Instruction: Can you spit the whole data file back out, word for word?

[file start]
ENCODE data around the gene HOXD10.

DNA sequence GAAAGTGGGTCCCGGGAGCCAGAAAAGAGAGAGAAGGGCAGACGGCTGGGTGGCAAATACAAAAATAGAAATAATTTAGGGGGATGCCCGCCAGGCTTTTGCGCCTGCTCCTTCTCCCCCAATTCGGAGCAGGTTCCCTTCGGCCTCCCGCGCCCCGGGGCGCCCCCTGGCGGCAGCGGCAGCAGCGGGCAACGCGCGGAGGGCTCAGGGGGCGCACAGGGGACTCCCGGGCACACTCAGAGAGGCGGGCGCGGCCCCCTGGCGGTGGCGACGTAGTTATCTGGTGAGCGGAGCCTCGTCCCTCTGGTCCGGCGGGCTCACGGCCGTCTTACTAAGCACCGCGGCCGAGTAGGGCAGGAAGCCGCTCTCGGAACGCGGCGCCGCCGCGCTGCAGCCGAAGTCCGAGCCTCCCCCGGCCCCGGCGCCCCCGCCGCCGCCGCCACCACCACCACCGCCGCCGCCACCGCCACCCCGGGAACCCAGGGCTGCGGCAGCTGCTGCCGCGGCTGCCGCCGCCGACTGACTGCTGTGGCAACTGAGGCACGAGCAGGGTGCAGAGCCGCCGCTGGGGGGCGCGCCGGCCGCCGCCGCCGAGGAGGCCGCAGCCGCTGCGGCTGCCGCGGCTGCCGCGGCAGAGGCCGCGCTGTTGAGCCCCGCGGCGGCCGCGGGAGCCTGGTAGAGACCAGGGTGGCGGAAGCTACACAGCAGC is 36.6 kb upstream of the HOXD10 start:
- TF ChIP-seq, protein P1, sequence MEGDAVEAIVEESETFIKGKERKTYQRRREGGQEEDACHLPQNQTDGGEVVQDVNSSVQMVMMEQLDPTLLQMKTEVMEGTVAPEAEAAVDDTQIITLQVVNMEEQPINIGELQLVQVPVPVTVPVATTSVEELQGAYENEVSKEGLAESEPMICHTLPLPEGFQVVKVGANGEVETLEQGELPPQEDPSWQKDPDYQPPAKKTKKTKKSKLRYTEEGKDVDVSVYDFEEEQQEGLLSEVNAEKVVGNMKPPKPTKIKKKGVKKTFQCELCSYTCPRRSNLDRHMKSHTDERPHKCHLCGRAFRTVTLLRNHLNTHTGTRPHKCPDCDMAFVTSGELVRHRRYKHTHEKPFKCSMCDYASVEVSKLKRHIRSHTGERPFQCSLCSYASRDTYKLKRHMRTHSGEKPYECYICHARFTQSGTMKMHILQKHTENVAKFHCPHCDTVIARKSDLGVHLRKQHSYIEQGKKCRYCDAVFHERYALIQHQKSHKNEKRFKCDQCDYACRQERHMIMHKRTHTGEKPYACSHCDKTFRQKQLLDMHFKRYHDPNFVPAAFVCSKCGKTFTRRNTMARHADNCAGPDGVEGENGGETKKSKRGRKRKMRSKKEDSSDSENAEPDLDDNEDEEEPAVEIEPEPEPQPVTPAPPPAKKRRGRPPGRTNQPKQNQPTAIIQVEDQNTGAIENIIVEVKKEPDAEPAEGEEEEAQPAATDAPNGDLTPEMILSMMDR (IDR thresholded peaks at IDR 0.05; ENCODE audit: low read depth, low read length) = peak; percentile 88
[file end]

ENCODE data around the gene HOXD10.

DNA sequence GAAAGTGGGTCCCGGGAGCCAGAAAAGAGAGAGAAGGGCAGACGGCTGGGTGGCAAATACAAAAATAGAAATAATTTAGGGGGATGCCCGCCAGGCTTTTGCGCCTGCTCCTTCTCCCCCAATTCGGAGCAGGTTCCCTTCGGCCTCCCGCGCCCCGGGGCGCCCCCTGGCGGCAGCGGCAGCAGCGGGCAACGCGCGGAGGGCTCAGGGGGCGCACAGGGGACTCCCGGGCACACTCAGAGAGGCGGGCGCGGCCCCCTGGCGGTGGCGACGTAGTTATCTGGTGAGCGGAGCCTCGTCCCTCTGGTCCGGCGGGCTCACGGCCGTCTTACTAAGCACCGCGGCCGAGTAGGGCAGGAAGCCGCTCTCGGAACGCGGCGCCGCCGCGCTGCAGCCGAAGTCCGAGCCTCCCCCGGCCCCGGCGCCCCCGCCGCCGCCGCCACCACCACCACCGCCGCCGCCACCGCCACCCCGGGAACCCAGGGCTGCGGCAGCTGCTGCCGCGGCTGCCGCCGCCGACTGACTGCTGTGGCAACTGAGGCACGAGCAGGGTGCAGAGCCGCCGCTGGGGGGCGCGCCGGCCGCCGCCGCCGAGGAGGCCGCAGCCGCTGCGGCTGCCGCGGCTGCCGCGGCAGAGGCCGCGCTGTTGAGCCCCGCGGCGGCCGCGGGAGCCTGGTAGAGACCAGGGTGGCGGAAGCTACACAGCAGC is 36.6 kb upstream of the HOXD10 start:
- TF ChIP-seq, protein P1, sequence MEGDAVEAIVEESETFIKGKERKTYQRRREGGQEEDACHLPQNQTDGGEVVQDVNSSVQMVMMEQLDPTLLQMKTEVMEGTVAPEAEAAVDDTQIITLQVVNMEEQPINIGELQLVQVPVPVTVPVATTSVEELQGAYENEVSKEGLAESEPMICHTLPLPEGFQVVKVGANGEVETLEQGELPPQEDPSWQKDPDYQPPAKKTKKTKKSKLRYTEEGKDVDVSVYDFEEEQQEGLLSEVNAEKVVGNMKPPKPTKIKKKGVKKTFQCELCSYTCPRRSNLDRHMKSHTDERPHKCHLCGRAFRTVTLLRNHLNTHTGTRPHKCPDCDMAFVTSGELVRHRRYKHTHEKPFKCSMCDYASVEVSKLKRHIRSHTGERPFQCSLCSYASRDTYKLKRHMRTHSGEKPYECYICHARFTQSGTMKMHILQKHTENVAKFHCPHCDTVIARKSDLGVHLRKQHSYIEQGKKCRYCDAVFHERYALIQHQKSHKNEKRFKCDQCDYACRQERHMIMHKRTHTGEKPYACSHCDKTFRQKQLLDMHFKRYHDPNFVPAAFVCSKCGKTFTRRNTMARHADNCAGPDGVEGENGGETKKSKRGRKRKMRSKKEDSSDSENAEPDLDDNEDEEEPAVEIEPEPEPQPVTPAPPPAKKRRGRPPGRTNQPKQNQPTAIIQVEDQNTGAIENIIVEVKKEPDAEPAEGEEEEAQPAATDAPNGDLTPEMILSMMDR (IDR thresholded peaks at IDR 0.05; ENCODE audit: low read depth, low read length) = peak; percentile 88